The Illinois Department of Transportation focused on the current and future infrastructure needs of communities, regions, and the state during a stop in Macomb. IDOT Acting Secretary Randy Blankenhorn spoke to a crowd at the Spoon River College Community Outreach Center as part of a 32 city listening session tour across the state.
“Rural Illinois is vitally important to our success. We are still an agricultural state to a large degree. How do we make sure our small towns stay vibrant? How do we make sure we are giving opportunities for them to succeed as well as our bigger cities? That’s the kind of thing we want to talk about,” Blankenhorn said.
Local Infrastructure Concerns
Those in attendance voiced a desire to see U.S. 34 become a four lane highway, for the Macomb bypass to be paved, and for Amtrak to continue offering twice a day service to the area via the line that runs between Quincy and Chicago.
Spoon River College President Curt Oldfield said the school depends on having a road system that works. “We have students that come from a 45 to 60 mile radius every day to class who travel a lot of our two lane infrastructure throughout this IDOT district,” said Oldfield.
Western Illinois University's biggest priority is the Amtrak service. “That’s one of our main modes of transportation for many of our students,” said WIU President Jack Thomas.
“Over 50% of our students come from the Chicago land area and many of our students come from low socio-economic backgrounds and if it had not been for Amtrak coming to Macomb and other places it would hinder us in terms of our growth and because of Amtrak we feel it has sustained our university as well as helped us in terms of our enrollment."
Bruce Biagini with the Macomb Chamber of Commerce shared the group’s proposal to toll the interstate highways as a way of collecting more revenue. He said it could be efficiently done with electronic tolling so there would be no need to staff toll booths.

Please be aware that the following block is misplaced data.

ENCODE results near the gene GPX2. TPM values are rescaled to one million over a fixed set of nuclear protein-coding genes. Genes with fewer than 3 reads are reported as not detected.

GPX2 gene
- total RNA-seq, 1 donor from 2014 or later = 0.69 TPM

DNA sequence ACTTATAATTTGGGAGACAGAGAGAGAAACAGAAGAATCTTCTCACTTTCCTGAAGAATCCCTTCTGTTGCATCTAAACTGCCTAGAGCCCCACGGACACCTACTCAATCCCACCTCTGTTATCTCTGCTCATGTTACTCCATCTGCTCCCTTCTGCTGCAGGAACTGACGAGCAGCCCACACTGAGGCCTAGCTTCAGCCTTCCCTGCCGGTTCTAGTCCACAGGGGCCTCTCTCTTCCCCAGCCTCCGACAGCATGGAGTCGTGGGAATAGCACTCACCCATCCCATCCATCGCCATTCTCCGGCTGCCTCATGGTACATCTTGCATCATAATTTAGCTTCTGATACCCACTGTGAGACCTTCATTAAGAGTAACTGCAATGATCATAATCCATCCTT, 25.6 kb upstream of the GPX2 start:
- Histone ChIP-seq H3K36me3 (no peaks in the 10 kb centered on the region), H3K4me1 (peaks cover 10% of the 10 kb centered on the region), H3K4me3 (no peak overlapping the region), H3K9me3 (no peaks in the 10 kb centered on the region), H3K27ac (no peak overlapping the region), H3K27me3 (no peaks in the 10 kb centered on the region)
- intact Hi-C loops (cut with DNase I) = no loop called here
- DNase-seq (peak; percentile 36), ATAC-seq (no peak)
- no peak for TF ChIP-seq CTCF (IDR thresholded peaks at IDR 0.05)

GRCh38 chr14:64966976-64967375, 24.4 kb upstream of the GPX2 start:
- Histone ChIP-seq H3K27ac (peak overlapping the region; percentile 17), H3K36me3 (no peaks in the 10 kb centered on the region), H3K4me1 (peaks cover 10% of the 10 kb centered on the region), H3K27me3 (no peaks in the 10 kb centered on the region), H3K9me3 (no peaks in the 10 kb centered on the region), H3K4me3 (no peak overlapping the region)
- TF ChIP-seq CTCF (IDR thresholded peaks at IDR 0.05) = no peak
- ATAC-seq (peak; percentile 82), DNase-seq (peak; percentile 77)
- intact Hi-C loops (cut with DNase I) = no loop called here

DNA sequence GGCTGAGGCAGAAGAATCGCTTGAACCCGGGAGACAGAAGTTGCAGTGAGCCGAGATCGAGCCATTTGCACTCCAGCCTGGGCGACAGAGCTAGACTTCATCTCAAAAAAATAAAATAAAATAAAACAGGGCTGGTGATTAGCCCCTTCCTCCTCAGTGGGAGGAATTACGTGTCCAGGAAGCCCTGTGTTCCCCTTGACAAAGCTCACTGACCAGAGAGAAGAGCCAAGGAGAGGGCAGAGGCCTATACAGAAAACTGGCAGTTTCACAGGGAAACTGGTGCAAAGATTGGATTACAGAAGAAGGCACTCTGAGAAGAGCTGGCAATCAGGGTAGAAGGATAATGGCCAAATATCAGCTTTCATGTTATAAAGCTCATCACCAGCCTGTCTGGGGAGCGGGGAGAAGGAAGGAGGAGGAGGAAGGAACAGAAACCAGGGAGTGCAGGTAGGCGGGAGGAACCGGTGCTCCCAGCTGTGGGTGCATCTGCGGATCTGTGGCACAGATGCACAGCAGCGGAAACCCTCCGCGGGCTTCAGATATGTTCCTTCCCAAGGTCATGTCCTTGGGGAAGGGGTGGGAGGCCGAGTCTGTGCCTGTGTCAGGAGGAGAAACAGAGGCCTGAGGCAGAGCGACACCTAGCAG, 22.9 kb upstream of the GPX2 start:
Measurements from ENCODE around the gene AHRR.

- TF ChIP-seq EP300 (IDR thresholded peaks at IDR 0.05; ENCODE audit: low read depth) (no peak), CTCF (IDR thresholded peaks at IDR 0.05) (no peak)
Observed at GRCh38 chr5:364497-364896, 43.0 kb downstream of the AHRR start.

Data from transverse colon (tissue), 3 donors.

“You can’t get from the east coast to the west coast without going through Illinois. We’ve got them blocked off. They either have to take 80 or 70, said Biagini.
“I love taxing people out of state for the benefit of people in state.”
IDOT's Blankenhorn said revenue sources are not consistent enough to maintain current infrastructure or fund new developments. “We have a big transportation system that needs maintenance year after year after year and we can’t have these peaks and valleys of funding and make sure that we have the ability to meet our maintenance needs much less the investment that we need to make in modernizing our system and making some key strategic expansions of our system,” Blankenhorn said.
Blankenhorn said there has to be a better way to fund IDOT and that he’s a believer in charging user fees. But even with increased revenue, there are always more needs than money. He said IDOT plans to move into what he called "a more transparent decision making process" that focuses more on performance. He said that's where he hopes the public can help in determining how to best prioritize projects.
Blankenhorn said Illinois has the third largest interstate and bridge system in the county. He predicts that if something isn't done by 2020, Illinois will have 5,000 miles of road in need of immediate attention. He said IDOT is starting to look at how to invest in infrastructure in a sustainable way with a funding source that grows over time.
But he said IDOT has some work to do before it considers increasing revenue streams.
“Job one for any agency, we’ve got to show value to the tax payer. We’ve got to show that we are spending your money wisely.”